ARLEE – A thousand feet of the Jocko River is flowing through a new channel thanks to the work of the Confederated Salish and Kootenai Tribes’ Habitat Restoration and Fisheries Programs. The “Jocko River Restoration Improvements” project was launched in June as large amounts of soil and debris were swept downstream.
Restoration Botanist Rusty Sydnor said action needed to be taken. “The channel had become heavily eroded and we were concerned about the impact it would have on the Fish Hatchery downstream,” he said. “We needed to create a completely new channel for the river to flow with the least habitat disturbance for the fish and wildlife.”
The Jocko River is a major tributary of the Flathead River and is considered the “core area” for endangered bull trout. Sydnor said the Natural Resources Department’s Habitat Restoration program has been using heavy equipment to dig a new channel while building an improved river bank. “We built structures from cobble stone along the riverbank to secure the new channel and prevent erosion,” he said. “This is important habitat. We are planting cotton wood and willow, which will eventually grow along with other vegetation. There are many factors to take into consideration when designing a project like this.”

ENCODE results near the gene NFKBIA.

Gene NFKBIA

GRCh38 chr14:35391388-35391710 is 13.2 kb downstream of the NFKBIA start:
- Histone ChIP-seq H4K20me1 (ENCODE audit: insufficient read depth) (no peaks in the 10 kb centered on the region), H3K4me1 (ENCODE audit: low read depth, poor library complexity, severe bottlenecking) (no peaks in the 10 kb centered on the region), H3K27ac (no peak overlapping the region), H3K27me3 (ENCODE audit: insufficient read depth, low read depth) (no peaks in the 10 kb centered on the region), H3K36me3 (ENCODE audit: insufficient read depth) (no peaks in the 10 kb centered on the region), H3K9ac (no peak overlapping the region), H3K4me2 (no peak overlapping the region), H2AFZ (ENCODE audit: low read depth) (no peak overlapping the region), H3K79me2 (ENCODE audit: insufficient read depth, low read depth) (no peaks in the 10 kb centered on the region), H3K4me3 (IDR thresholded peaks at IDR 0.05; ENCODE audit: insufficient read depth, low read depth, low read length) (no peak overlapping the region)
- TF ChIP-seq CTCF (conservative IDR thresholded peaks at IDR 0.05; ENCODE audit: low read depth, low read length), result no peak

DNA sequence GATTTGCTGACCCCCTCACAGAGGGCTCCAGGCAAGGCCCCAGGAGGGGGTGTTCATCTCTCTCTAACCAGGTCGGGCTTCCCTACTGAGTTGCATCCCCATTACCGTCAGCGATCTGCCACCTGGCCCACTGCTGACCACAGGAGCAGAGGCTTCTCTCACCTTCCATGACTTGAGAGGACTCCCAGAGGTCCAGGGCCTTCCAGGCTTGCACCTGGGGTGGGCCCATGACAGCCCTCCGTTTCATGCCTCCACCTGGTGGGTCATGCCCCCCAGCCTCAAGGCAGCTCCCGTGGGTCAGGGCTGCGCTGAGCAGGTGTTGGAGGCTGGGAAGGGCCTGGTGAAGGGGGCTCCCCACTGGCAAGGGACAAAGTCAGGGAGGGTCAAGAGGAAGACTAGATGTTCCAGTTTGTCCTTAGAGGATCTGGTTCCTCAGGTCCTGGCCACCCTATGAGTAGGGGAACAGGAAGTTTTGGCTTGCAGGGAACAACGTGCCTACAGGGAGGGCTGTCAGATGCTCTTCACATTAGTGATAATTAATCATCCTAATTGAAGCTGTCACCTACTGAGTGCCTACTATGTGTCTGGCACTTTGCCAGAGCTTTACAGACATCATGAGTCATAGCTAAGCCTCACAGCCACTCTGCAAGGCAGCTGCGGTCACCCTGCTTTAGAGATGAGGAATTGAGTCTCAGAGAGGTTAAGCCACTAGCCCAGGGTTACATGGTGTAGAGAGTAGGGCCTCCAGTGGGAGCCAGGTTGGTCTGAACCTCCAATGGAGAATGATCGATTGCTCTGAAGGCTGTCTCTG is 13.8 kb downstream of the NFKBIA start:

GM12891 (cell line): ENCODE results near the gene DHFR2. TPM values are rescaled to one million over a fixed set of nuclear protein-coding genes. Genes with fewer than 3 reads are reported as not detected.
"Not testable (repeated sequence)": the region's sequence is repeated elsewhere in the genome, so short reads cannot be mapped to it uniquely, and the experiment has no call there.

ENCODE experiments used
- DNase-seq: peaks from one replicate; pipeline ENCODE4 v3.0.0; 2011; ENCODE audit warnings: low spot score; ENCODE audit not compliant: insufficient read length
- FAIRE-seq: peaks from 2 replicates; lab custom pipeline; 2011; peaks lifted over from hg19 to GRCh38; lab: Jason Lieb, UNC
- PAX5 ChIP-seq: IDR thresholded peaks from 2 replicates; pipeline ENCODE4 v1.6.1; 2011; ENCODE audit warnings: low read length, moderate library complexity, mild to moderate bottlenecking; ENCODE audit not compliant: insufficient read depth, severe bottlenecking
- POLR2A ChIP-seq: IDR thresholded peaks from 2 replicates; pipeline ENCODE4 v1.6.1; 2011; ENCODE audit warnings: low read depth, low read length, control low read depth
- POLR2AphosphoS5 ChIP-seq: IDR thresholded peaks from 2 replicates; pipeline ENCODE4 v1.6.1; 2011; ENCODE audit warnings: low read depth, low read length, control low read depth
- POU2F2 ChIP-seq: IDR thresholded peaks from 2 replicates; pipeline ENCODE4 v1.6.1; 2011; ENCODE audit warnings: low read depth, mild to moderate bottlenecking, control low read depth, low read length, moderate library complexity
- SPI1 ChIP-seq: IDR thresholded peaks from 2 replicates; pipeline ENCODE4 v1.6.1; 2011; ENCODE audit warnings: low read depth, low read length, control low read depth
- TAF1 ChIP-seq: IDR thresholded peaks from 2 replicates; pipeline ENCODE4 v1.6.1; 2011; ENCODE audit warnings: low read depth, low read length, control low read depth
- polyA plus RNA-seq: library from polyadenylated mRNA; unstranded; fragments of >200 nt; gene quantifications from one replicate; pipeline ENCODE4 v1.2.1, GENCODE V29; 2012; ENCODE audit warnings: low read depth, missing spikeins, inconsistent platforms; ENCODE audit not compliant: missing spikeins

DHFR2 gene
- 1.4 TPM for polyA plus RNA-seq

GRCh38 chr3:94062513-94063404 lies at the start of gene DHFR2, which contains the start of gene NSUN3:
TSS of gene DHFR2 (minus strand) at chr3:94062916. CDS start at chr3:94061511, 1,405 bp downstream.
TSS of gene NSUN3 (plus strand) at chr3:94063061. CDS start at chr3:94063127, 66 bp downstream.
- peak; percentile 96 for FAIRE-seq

Syndor said season water flows impacted the restoration project. “We needed to work around high flows to get the job done,” he said. “In the early spring you get runoff and we had to postpone some of the work but it was a short runoff season and the waters didn’t get as high as usual. We also had to wait to cut the trees for their dormant season to add to our riverbank projects. Our goal is to return the river to its meander flow and state.”
An excavator closed off and secured the old channel, as the stream flowed down its new course without a hitch. In a final but significant phase of the project, Tribal Fisheries employees used hand held fish stunners to scan the shallow trenches of the old channel. When stunned temporarily, any remaining fish float to the surface and are caught with a net to be relocated to the new channel. The process is used to humanely transport fish.
Fisheries Technician Mountain Wahl said the process is all in a day’s work for the Tribal Fisheries Program. “We work in all the creeks and waterways on the reservation to protect the fish because they are an important resource,” he said. Fellow technician Vincent Shepard added that their work is culturally significant. “We need to keep our waterways Native,” he said.
The “Jocko River Restoration Improvement” project was made possible through a collaboration of Natural Resources Department’s Habitat and Restoration Program, The Tribal Fisheries Program, and the Shoreline Protection Program.